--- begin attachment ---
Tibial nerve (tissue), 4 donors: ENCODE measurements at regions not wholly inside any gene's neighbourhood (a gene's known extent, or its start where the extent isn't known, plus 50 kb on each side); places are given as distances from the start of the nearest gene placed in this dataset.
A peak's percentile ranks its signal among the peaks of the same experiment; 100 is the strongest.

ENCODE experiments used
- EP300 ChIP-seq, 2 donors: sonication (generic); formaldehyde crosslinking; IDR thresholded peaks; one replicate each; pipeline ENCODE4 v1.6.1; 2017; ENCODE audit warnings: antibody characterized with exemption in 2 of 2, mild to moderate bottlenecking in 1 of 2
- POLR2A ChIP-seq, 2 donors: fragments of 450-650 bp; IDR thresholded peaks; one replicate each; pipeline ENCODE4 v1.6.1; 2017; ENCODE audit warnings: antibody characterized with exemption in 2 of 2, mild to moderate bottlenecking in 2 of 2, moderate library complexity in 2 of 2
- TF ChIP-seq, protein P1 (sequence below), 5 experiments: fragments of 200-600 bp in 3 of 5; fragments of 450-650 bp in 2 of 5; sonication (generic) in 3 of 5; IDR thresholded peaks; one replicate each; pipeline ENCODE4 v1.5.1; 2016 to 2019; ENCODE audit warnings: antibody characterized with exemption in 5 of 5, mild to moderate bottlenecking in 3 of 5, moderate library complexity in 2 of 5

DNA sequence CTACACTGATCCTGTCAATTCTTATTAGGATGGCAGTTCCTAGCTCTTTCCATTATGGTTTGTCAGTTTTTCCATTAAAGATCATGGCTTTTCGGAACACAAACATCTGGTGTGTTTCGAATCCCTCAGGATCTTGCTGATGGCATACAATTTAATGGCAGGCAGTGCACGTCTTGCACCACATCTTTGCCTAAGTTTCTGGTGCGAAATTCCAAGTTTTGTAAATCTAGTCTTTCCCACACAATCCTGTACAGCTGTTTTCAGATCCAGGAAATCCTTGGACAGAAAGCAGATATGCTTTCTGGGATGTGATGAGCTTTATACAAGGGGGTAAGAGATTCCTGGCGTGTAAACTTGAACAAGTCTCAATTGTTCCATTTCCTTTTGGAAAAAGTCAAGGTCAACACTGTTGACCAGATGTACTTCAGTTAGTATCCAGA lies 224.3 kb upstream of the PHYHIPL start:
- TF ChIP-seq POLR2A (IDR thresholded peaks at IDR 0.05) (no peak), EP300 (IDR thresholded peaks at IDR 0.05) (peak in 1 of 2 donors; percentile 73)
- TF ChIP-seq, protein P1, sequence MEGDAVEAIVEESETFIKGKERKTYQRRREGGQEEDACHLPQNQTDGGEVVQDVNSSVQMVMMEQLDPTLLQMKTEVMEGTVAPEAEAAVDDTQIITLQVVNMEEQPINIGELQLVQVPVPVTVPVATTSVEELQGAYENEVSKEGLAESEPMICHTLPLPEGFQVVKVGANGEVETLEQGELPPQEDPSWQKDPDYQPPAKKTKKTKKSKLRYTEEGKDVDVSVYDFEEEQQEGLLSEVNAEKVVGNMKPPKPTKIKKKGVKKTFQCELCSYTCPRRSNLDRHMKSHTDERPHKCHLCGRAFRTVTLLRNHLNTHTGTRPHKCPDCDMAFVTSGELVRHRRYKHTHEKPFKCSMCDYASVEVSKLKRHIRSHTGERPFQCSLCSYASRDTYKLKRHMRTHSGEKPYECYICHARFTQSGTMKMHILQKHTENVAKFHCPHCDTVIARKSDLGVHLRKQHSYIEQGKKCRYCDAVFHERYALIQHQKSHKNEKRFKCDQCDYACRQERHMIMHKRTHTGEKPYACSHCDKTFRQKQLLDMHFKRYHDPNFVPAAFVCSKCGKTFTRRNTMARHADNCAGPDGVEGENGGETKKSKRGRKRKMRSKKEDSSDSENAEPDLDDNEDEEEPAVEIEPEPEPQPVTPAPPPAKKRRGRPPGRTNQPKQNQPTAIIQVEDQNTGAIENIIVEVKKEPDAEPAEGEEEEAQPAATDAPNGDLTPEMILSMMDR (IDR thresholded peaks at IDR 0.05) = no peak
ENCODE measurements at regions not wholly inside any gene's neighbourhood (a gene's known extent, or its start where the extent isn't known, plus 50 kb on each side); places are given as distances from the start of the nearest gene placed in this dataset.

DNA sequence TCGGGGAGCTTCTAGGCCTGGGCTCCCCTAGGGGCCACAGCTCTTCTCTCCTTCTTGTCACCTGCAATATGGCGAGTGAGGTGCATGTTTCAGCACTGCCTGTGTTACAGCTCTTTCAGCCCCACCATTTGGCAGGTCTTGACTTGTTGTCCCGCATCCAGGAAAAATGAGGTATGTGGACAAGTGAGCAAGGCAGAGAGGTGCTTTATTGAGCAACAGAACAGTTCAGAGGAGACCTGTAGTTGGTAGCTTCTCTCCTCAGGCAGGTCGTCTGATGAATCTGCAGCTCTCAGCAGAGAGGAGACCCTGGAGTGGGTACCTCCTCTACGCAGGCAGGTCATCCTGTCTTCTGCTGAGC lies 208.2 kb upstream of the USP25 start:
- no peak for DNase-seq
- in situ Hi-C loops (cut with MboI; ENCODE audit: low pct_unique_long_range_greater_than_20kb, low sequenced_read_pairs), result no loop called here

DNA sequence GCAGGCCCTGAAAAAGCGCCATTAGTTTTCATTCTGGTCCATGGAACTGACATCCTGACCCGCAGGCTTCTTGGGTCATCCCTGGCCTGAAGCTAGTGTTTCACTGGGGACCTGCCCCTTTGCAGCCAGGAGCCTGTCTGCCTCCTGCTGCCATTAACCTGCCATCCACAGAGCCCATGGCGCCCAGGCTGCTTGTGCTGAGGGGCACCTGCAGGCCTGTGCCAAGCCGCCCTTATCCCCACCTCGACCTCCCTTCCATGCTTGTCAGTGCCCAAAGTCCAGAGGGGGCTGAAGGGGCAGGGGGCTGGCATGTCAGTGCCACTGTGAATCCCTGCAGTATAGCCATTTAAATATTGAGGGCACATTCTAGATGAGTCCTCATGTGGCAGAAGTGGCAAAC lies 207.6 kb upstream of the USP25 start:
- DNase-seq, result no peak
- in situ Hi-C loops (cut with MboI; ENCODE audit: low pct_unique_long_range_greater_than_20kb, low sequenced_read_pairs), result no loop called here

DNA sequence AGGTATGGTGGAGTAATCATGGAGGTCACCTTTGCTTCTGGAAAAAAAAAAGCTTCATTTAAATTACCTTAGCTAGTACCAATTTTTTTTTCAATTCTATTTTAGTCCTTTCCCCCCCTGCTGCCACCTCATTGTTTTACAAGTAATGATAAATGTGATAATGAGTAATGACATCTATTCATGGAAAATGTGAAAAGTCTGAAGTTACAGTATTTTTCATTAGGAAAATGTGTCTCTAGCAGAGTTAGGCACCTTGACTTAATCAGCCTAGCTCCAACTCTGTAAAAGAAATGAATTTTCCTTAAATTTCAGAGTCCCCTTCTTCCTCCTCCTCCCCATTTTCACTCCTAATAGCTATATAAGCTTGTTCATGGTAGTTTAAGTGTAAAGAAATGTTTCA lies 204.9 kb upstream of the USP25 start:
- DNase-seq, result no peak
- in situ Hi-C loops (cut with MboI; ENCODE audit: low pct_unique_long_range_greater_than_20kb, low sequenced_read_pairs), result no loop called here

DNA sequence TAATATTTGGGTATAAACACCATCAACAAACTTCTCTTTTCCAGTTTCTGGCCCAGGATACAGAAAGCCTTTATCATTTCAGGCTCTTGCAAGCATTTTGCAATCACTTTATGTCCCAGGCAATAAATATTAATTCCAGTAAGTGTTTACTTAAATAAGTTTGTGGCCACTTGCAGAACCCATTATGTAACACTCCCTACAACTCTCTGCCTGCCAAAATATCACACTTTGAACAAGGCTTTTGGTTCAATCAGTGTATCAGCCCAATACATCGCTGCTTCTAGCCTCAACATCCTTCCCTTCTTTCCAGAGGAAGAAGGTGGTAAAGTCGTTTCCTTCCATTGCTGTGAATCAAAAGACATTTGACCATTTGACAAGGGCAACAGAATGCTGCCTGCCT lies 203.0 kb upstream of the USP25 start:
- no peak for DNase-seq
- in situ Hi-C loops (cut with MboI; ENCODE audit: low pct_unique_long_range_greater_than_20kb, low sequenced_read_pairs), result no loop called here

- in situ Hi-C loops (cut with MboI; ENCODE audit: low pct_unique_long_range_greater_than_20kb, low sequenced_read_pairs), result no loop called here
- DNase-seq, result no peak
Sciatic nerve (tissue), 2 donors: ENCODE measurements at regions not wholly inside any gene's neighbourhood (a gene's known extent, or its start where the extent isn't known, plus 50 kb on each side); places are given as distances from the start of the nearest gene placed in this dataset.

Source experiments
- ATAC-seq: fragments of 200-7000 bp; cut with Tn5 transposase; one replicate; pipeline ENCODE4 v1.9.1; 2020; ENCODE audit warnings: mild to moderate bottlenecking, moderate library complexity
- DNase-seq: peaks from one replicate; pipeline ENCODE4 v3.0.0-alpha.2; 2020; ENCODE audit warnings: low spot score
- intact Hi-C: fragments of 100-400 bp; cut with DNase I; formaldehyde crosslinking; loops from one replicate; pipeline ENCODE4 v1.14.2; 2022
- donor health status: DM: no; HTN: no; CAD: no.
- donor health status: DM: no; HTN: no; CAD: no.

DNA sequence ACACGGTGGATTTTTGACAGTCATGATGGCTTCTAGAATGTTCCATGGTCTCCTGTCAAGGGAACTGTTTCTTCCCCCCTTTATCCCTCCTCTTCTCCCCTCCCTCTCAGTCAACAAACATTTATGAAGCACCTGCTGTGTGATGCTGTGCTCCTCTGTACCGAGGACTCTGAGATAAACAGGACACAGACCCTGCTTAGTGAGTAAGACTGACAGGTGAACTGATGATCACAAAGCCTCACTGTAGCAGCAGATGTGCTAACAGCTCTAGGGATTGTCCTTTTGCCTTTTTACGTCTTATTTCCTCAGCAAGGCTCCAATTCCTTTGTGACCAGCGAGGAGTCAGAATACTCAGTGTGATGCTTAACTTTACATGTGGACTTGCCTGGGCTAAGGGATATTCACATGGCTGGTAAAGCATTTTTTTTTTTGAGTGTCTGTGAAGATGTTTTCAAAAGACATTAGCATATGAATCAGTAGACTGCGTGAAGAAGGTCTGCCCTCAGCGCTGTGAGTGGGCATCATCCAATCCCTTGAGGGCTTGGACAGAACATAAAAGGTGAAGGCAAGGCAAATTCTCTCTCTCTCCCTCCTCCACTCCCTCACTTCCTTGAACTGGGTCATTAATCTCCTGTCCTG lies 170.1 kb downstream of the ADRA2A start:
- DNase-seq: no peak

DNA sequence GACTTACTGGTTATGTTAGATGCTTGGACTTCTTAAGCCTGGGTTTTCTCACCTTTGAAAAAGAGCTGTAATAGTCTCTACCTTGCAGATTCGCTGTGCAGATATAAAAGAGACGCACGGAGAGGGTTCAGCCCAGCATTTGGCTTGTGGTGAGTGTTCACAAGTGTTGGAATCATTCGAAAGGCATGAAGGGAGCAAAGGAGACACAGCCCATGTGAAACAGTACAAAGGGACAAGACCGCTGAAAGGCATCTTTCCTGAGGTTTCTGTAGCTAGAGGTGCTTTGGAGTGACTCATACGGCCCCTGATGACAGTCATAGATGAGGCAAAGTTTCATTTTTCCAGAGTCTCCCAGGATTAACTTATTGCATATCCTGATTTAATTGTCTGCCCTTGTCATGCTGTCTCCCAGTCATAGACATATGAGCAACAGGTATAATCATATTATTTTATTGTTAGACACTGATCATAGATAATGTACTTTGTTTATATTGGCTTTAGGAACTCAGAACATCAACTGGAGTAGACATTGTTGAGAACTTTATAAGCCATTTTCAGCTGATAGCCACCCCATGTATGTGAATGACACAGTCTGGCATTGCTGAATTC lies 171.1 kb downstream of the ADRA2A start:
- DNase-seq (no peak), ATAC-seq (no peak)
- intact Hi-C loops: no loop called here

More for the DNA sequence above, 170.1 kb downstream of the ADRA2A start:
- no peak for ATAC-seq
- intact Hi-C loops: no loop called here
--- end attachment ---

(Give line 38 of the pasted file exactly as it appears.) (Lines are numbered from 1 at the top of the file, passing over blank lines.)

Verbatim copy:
- no peak for ATAC-seq